Linux Blog

Package management on Slackware

Filed under: General Linux,Linux Software — TheLinuxBlog.com at 6:38 am on Friday, December 21, 2007

People complain that Slackware is hard to use. I don’t believe that thats true. I don’t think that its any harder to use than any other Linux distribution. I also believe that there is perfection in simplicity. Believe me that it isn’t the easiest to set up but once its up it is actually easy to update and maintain once you learn how.

Despite popular believe Slackware does have good package management software. The main ones that come to mind are slapt-get, slackbuilds, pkgtools, swaret and slackpkg. Below is a small amount of information about each of them.

I’ve never myself used swaret so I don’t know too much about it other than its a package manager that manages dependencies. I also know that a new version will be released soon. If your interested in finding the best package management for Slackware you might want to check swaret out.

slapt is a mashup of the two words slack & apt. Those familiar with Debian or Ubuntu will know apt-get is at the heart of these systems, slapt-get is a clone of this system. Its been in Beta since its creation but works perfectly. There are graphical front ends for this software. I personally don’t use it because I can not find a fast repository in my area.

slackbuilds are kind of like the Gentoo package management. They are distributed with the source code on the Slackware DVD. They are basically scripts that help compile the source code. Its pretty easy to use, for more information visit: slackbuilds.org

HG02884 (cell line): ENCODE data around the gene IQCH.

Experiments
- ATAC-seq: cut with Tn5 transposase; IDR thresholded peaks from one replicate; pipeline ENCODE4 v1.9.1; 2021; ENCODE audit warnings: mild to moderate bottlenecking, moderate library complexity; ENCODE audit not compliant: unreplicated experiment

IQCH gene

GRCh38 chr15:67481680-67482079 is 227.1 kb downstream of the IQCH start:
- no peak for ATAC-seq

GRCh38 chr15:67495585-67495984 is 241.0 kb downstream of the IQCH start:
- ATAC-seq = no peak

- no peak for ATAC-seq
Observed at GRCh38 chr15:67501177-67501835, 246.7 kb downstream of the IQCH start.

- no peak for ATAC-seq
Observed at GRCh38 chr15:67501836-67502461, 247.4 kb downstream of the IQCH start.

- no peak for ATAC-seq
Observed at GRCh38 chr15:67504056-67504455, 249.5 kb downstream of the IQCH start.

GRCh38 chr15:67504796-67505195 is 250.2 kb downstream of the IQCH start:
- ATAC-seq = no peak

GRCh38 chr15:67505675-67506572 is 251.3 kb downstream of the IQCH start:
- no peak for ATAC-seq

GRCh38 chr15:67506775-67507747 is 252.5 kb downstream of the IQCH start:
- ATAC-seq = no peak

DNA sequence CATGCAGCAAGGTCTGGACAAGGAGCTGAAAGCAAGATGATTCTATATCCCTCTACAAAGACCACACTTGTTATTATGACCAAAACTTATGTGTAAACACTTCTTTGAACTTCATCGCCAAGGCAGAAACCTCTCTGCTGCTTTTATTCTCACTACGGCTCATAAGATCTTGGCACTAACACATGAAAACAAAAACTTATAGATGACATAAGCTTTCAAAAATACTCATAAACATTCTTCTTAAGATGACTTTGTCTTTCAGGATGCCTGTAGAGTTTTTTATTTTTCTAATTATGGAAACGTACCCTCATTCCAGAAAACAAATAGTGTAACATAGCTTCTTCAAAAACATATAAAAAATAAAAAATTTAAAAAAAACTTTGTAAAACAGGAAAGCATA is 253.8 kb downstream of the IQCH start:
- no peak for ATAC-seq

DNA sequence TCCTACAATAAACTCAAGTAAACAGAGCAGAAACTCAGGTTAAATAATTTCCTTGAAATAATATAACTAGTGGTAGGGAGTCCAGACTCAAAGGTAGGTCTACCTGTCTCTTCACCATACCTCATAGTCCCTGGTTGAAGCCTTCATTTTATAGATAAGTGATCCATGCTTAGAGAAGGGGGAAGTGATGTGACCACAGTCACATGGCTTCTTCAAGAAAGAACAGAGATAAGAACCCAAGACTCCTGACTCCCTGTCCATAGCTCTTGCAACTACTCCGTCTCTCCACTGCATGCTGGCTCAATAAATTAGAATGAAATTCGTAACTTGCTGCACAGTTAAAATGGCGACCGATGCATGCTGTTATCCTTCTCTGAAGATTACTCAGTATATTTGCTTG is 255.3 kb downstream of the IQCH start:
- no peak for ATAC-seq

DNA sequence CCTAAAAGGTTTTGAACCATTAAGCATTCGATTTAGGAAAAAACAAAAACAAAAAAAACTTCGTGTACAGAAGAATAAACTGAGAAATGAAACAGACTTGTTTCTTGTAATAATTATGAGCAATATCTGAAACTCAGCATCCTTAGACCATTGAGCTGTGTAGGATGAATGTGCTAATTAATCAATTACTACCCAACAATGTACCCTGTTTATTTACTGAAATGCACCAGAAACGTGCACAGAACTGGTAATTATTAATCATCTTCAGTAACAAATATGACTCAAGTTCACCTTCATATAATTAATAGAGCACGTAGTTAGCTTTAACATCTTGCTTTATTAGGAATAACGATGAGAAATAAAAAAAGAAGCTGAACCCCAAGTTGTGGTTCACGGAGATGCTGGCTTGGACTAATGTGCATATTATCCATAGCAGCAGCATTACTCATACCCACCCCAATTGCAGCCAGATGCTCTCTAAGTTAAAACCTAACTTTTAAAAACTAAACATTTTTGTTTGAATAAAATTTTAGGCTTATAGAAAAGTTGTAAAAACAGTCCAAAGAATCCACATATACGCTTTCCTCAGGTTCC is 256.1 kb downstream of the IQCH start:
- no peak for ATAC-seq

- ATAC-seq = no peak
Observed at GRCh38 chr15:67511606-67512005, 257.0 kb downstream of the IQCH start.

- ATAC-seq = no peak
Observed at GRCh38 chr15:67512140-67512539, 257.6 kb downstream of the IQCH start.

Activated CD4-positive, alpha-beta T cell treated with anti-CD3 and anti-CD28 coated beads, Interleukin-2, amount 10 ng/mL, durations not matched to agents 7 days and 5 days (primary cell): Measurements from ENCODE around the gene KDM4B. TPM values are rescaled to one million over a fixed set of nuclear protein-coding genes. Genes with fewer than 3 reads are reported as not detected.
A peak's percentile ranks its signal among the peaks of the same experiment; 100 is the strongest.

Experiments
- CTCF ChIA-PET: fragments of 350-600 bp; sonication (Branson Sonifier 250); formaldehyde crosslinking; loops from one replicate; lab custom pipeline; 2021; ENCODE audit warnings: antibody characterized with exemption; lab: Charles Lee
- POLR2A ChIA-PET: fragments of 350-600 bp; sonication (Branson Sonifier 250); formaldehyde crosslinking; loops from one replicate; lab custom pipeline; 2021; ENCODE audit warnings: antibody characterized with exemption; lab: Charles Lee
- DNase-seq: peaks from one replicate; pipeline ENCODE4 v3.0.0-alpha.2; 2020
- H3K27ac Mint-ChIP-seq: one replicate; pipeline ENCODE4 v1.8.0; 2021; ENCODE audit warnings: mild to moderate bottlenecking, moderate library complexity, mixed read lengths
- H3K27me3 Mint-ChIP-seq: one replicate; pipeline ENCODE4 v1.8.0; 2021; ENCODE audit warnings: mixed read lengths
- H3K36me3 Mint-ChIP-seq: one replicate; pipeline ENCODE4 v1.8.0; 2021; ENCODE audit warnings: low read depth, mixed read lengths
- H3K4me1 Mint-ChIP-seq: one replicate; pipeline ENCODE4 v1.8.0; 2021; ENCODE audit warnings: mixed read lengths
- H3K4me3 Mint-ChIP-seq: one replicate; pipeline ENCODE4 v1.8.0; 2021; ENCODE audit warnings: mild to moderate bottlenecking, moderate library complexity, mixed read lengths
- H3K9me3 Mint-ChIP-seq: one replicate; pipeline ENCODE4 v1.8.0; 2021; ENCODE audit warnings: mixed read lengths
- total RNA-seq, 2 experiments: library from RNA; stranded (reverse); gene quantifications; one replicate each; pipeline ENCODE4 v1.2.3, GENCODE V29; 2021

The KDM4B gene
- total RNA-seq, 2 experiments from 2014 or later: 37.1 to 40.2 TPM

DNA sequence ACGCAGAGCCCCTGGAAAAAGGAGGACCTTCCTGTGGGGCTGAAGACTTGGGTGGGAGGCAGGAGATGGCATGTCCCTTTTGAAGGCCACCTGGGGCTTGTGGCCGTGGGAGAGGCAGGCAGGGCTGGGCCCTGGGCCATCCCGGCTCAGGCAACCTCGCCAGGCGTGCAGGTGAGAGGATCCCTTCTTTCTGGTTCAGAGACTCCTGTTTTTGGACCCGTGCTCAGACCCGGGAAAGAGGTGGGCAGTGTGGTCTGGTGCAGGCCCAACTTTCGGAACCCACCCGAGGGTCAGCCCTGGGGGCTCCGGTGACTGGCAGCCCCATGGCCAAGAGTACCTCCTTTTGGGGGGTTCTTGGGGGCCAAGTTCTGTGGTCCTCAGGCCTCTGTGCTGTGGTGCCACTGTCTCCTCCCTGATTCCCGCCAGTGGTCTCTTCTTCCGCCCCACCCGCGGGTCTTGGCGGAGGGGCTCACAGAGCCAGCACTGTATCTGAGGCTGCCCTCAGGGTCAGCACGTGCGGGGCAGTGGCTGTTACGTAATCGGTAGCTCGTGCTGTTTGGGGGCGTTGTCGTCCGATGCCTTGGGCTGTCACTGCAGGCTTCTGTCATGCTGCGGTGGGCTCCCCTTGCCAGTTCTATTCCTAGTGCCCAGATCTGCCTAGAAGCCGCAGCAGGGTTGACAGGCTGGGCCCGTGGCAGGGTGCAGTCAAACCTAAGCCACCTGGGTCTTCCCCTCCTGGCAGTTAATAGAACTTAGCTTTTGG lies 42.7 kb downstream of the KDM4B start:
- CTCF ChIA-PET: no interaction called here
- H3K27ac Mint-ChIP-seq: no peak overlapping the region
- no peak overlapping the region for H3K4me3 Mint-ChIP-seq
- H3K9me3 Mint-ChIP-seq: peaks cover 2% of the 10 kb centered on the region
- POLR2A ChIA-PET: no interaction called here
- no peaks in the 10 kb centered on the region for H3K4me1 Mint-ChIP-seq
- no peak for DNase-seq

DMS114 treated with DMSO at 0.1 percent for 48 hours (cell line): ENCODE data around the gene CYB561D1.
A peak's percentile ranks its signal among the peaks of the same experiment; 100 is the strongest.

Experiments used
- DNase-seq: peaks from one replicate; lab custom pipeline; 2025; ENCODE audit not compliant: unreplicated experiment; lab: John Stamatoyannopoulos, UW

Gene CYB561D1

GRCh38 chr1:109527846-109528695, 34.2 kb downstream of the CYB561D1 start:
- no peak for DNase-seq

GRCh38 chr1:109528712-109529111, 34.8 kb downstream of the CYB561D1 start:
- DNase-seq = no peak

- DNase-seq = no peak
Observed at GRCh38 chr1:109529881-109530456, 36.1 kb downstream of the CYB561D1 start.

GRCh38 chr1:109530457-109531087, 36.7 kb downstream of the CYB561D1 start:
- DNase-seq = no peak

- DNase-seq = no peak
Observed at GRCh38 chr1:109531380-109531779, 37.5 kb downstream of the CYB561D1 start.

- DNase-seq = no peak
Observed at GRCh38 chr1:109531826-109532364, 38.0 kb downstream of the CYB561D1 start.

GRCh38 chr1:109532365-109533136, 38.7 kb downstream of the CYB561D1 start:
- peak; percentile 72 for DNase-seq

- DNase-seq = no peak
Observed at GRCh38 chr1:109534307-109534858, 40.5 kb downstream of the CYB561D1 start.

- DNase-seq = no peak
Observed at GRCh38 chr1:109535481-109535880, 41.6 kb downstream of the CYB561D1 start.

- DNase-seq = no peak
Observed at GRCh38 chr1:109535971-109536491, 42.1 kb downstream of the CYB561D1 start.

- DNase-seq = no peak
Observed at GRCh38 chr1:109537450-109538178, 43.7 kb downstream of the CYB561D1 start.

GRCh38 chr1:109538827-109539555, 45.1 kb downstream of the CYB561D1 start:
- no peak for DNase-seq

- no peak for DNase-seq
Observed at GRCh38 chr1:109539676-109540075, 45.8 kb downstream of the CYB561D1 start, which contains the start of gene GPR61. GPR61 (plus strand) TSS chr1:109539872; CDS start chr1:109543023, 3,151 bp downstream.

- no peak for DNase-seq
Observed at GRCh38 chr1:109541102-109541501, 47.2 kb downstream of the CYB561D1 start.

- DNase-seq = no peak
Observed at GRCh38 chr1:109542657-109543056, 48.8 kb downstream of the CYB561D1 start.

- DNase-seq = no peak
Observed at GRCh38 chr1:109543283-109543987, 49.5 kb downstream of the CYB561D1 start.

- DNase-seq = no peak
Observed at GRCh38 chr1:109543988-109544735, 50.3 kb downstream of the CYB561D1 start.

pkgtools are the base of Slackware package management. Basically it is a suite of utilities that you can use to install, remove and upgrade software. The best source I’ve found for finding extra packages is linuxpackages.net.

My favorite for updating Slackware is slackpkg. It uses pkgtools to install and remove packages. It comes on the Slackware CD’s / DVD’s in the extras folder and is pretty easy to use. Basically you install it, select a mirror from the config file and then run:

slackpkg update

Once its finished doing its thing you can then do:

slackpkg upgrade-all

This will start a fairly lengthy process of downloading and installing all of the new packages. Other options are available such as options to install new packages, remove packages revert to vanilla system and many more. One thing I have to caution on is updating to current. Its not as easy as upgrading from release X to slackware-current all the time. This is due to the different versions of GCC, glib, solibs and various other types of libraries. Always read the UPGRADE.TXT or at least have a back up of all of your critical data before attempting to upgrade.

There are a lot of options, if your interested in running Slackware I suggest you try them all and then use the one you like. If you don’t want to run Slackware because another distribution suits you better try not to use the “I don’t use Slackware because its hard to maintain” card.

Graphical Shell Scripting

Filed under: Shell Script Sundays — TheLinuxBlog.com at 4:07 pm on Sunday, December 16, 2007